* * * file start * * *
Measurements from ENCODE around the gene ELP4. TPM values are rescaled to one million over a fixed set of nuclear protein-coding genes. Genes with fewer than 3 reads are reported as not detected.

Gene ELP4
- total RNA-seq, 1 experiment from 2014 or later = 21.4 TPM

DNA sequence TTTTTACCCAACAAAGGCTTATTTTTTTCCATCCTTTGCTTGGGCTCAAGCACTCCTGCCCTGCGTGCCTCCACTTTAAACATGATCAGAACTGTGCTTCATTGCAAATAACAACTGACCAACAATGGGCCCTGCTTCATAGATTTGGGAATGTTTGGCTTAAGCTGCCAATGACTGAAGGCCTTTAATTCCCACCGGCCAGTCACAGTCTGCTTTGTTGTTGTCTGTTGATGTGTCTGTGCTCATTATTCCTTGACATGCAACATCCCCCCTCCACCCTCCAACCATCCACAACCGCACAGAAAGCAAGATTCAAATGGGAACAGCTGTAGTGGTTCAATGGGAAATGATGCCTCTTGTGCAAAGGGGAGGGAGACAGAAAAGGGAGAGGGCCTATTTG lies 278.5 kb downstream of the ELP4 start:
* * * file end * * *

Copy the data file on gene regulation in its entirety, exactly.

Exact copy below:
Measurements from ENCODE around the gene ELP4. TPM values are rescaled to one million over a fixed set of nuclear protein-coding genes. Genes with fewer than 3 reads are reported as not detected.

Gene ELP4
- total RNA-seq, 1 experiment from 2014 or later = 21.4 TPM

DNA sequence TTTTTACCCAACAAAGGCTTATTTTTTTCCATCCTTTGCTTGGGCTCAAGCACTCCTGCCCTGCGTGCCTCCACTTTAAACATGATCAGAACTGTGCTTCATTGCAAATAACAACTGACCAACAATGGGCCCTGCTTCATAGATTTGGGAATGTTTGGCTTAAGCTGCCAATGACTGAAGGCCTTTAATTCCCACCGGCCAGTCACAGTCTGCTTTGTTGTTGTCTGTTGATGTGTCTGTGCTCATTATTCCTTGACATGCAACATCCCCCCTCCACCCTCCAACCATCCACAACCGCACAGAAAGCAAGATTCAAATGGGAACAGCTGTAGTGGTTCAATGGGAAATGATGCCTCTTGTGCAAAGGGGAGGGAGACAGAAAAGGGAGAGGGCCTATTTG lies 278.5 kb downstream of the ELP4 start: